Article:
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When Gov. Greg Abbott vetoed funding for the Texas Legislature, he said he was taking drastic retaliation after more than 30 Democrats walked out of the regular session, killing a draft GOP priority voting law.
But the Legislative Assembly funding veto goes well beyond the $ 600 monthly allowance for the 30-plus House Democrats in Abbott’s sights. It goes beyond the 150 members of the House and the 31 members of the Senate. In fact, their wages are constitutionally protected.
But the veto threatens the livelihoods of 2,165 legislative staff and people working in legislative agencies, with a median salary of $ 52,000 per year, according to state comptroller data.
This includes staff like Ted Raab, the legislative director of Representative Mary González, D-Clint, who is worried about how he would financially support himself and his three daughters if he lost his income.
“If the funding isn’t there, I won’t be there,” Raab said.
Abbott’s veto affects the next two-year budget cycle starting September 1, meaning funding for staff members working during the next special session starting next week will not be affected. Already, Democrats and members of the legislative staff have asked the Texas Supreme Court to override the veto, calling the move a step beyond executive authority.
Abbott, who sets the agenda for what can be addressed in the Special Legislative Session, said he would allow the Legislature the option of restoring funding in the next special session.
But that’s hardly a guarantee. Raab said he was still worried that he would have to dip into his retirement fund in a few months to pay for health insurance and living expenses for his family. Health coverage is especially vital for her eldest daughter, an undergraduate student with pulmonary arterial hypertension who requires daily medication and regular medical treatment.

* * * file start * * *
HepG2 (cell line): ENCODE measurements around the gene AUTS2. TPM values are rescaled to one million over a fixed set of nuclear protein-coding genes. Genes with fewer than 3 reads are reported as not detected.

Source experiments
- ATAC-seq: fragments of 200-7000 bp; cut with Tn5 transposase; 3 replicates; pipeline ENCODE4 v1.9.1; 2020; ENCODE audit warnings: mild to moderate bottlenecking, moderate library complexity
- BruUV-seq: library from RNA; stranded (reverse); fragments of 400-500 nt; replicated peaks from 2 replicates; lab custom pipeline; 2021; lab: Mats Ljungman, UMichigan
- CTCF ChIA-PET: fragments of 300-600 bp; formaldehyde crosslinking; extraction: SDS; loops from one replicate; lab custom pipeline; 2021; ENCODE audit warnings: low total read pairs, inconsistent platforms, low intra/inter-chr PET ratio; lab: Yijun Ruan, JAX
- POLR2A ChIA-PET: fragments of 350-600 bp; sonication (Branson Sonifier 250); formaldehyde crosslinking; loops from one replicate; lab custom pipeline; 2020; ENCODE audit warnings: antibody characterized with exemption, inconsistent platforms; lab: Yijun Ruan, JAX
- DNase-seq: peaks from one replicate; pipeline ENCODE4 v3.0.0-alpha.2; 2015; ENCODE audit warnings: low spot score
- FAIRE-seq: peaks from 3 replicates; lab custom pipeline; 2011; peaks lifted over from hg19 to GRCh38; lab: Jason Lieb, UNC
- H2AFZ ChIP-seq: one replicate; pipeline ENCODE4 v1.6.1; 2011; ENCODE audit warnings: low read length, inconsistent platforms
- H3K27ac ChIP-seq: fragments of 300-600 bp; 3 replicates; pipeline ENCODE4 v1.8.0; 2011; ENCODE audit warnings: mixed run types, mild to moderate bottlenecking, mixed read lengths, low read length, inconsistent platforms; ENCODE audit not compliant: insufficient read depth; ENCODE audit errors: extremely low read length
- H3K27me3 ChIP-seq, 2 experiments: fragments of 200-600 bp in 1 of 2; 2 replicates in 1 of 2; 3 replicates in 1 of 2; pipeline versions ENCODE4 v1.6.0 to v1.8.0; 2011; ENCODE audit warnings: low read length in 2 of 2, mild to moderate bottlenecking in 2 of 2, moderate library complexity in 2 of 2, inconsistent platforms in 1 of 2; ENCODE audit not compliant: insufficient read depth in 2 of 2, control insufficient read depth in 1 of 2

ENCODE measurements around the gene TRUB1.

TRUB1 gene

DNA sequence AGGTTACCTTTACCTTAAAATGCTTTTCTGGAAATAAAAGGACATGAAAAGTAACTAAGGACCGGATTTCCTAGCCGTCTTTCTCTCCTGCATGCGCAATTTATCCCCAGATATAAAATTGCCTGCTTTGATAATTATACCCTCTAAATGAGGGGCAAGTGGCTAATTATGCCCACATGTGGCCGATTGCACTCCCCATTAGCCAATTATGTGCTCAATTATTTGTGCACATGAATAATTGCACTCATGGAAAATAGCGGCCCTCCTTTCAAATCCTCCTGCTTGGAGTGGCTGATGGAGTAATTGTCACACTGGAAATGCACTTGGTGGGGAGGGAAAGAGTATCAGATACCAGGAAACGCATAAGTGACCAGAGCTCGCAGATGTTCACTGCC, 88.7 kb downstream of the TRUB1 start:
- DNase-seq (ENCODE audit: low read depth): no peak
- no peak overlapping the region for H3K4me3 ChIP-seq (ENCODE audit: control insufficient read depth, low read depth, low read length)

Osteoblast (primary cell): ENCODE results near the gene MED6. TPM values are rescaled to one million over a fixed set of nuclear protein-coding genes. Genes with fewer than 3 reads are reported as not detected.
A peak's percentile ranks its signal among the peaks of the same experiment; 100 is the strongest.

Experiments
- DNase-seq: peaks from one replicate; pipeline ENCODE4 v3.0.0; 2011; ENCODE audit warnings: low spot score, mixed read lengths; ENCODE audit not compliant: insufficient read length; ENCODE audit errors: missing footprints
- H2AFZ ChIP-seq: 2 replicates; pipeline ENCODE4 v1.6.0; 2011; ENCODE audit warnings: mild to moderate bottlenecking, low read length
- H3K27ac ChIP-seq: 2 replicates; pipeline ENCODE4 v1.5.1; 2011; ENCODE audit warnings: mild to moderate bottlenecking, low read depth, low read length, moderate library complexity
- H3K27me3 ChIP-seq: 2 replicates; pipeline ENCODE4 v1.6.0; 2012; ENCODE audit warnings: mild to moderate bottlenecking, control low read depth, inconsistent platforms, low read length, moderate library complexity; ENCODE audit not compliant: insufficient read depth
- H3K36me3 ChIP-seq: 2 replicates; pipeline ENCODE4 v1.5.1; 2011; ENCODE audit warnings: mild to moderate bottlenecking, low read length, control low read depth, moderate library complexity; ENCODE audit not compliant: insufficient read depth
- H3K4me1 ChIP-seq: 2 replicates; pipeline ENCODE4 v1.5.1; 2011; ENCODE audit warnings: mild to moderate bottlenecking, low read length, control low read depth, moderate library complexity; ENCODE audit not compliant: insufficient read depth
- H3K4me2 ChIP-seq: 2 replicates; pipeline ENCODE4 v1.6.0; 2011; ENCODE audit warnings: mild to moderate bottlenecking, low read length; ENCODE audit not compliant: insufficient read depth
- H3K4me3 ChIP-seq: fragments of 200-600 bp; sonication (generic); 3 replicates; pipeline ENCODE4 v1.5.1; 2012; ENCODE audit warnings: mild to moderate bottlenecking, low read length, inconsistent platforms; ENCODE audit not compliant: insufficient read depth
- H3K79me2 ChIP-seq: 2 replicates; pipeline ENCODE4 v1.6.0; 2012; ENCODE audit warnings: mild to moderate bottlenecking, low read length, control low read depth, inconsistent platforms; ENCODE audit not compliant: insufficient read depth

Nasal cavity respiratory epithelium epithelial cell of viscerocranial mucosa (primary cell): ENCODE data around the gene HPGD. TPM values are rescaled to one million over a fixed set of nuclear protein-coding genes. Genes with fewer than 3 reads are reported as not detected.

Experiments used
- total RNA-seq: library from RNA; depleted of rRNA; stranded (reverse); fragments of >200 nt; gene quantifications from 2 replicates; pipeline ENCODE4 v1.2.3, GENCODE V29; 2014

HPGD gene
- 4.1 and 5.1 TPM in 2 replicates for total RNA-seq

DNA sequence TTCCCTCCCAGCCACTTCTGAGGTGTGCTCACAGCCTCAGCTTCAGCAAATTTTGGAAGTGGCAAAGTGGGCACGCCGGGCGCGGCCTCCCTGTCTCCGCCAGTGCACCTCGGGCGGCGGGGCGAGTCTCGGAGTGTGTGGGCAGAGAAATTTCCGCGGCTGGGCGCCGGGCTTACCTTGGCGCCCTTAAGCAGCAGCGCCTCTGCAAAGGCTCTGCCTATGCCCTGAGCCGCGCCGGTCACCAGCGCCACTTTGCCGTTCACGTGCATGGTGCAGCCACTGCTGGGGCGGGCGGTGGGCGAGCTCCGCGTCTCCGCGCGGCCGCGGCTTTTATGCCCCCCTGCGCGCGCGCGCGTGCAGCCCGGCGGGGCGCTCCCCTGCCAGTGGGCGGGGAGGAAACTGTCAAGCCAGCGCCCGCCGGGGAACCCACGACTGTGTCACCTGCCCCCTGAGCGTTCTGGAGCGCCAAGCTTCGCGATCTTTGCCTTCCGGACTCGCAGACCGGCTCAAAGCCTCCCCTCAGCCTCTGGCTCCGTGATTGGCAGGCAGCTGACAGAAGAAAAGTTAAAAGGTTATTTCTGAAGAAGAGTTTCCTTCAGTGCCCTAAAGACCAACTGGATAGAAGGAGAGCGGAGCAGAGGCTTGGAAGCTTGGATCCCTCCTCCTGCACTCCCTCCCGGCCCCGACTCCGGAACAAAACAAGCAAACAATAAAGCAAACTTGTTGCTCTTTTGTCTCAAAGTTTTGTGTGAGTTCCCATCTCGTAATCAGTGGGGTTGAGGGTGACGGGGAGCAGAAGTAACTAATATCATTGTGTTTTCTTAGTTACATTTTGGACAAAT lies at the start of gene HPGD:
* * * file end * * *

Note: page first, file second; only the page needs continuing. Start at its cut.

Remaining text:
Donovon J. Rodriguez, chief of staff to Rep. Ray Lopez, D-San Antonio and one of the petitioners, said the veto hurt him, in addition to his wife and one-year-old daughter Evelyn .
“We are a one-income family,” Rodriguez said. “It would absolutely affect us tremendously.”
It is also embarrassing for the employees that they have become pawns in a political battle that does not involve them. “It’s pretty funny that now – for political reasons – our jobs are in jeopardy,” Rodriguez said. “It’s the kind of thing no one would predict: that your governor would veto some branch of government.”
Abbott’s office did not respond to a request for comment. But his spokesperson Renae Eze previously acknowledged that constitutionally lawmakers would still receive their salaries, but his office did not comment on the threat of loss of income for the thousands of officials affected.
The legislative branch’s budget, known as Article X, includes funding for House and Senate lawmakers, their employees, and those who work in non-partisan legislative bodies. In total, more than $ 410 million has been allocated in the 2022-2023 fiscal budget.
Democrats aren’t the only members affected by Abbott’s veto. Shortly after Abbott announced he would take the action, House Speaker Dade Phelan, a Republican from Beaumont, said it would hurt the wrong people.
“My concern is how this affects the staff, especially those who live here in Austin, which is not a cheap place to live and raise family and children,” Phelan said at the time. “And the agencies that this has an impact … I’m just concerned about the impact it has on them because they weren’t the ones who decided that we were going to break the quorum, it was not their decision, n ‘ is this not?”